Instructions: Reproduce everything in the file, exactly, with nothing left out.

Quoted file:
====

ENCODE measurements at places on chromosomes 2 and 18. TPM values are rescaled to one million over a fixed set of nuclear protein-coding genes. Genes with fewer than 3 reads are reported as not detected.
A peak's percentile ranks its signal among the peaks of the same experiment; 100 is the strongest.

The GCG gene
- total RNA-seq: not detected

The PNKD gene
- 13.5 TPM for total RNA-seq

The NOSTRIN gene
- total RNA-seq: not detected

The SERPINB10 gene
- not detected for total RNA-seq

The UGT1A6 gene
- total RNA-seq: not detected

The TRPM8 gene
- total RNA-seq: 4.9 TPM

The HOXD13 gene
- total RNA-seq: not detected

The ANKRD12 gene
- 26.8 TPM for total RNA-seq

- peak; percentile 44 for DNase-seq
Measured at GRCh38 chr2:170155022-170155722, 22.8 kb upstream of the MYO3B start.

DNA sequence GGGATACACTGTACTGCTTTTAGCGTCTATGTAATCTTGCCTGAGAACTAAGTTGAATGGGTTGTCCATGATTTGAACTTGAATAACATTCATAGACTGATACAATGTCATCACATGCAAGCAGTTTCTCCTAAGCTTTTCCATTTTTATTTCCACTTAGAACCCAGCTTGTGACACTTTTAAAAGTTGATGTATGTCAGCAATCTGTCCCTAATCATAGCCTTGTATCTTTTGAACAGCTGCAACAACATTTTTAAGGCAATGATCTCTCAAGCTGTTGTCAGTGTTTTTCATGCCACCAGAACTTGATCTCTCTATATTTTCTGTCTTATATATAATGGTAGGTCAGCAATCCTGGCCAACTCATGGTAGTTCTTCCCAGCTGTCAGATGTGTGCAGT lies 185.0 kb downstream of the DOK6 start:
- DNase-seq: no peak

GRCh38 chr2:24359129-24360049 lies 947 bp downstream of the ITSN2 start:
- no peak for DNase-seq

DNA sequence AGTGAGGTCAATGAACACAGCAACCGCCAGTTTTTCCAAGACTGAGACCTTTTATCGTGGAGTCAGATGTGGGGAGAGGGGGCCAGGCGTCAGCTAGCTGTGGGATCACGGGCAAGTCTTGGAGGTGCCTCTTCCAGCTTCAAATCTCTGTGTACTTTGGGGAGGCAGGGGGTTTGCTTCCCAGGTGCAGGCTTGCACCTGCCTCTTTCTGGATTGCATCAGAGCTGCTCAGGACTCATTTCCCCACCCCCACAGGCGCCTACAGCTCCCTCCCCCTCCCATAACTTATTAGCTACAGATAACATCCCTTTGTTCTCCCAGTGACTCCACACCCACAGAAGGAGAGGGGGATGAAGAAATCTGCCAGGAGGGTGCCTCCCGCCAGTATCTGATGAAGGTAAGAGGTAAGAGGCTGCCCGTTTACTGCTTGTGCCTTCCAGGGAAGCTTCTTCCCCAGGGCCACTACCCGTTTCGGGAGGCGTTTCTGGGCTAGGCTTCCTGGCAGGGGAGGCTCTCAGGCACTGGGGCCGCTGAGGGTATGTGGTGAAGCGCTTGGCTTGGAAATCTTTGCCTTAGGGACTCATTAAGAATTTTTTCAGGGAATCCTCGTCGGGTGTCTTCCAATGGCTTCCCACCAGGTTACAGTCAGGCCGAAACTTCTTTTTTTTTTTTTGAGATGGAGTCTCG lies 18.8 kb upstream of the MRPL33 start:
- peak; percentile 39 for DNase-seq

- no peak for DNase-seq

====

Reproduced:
ENCODE measurements at places on chromosomes 2 and 18. TPM values are rescaled to one million over a fixed set of nuclear protein-coding genes. Genes with fewer than 3 reads are reported as not detected.
A peak's percentile ranks its signal among the peaks of the same experiment; 100 is the strongest.

The GCG gene
- total RNA-seq: not detected

The PNKD gene
- 13.5 TPM for total RNA-seq

The NOSTRIN gene
- total RNA-seq: not detected

The SERPINB10 gene
- not detected for total RNA-seq

The UGT1A6 gene
- total RNA-seq: not detected

The TRPM8 gene
- total RNA-seq: 4.9 TPM

The HOXD13 gene
- total RNA-seq: not detected

The ANKRD12 gene
- 26.8 TPM for total RNA-seq

- peak; percentile 44 for DNase-seq
Measured at GRCh38 chr2:170155022-170155722, 22.8 kb upstream of the MYO3B start.

DNA sequence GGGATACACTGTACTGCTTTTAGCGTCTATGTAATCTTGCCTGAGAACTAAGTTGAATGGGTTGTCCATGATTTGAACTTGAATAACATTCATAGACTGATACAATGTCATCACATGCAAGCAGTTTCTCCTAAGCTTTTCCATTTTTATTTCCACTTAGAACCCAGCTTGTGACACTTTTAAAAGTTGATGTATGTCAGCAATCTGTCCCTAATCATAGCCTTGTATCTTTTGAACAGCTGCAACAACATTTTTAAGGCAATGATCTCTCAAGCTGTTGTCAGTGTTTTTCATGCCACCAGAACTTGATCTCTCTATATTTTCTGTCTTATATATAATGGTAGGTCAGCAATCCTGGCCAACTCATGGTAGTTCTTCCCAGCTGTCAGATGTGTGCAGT lies 185.0 kb downstream of the DOK6 start:
- DNase-seq: no peak

GRCh38 chr2:24359129-24360049 lies 947 bp downstream of the ITSN2 start:
- no peak for DNase-seq

DNA sequence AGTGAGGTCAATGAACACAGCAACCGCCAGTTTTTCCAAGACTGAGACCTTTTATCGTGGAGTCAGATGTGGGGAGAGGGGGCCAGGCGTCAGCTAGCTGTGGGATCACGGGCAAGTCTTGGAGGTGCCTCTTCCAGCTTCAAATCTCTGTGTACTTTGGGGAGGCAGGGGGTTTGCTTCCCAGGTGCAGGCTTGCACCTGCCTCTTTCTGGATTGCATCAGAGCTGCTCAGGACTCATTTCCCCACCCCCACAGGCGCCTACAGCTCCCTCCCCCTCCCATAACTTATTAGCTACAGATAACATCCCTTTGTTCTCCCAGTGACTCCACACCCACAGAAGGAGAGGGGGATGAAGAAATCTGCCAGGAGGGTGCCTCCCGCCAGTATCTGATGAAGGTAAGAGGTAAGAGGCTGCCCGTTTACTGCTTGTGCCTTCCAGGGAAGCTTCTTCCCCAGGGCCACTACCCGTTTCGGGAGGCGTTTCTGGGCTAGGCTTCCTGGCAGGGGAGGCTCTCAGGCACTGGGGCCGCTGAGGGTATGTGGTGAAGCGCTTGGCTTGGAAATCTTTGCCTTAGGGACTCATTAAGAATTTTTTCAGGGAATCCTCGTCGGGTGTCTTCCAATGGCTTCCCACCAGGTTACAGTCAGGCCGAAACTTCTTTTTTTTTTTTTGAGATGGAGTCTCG lies 18.8 kb upstream of the MRPL33 start:
- peak; percentile 39 for DNase-seq

- no peak for DNase-seq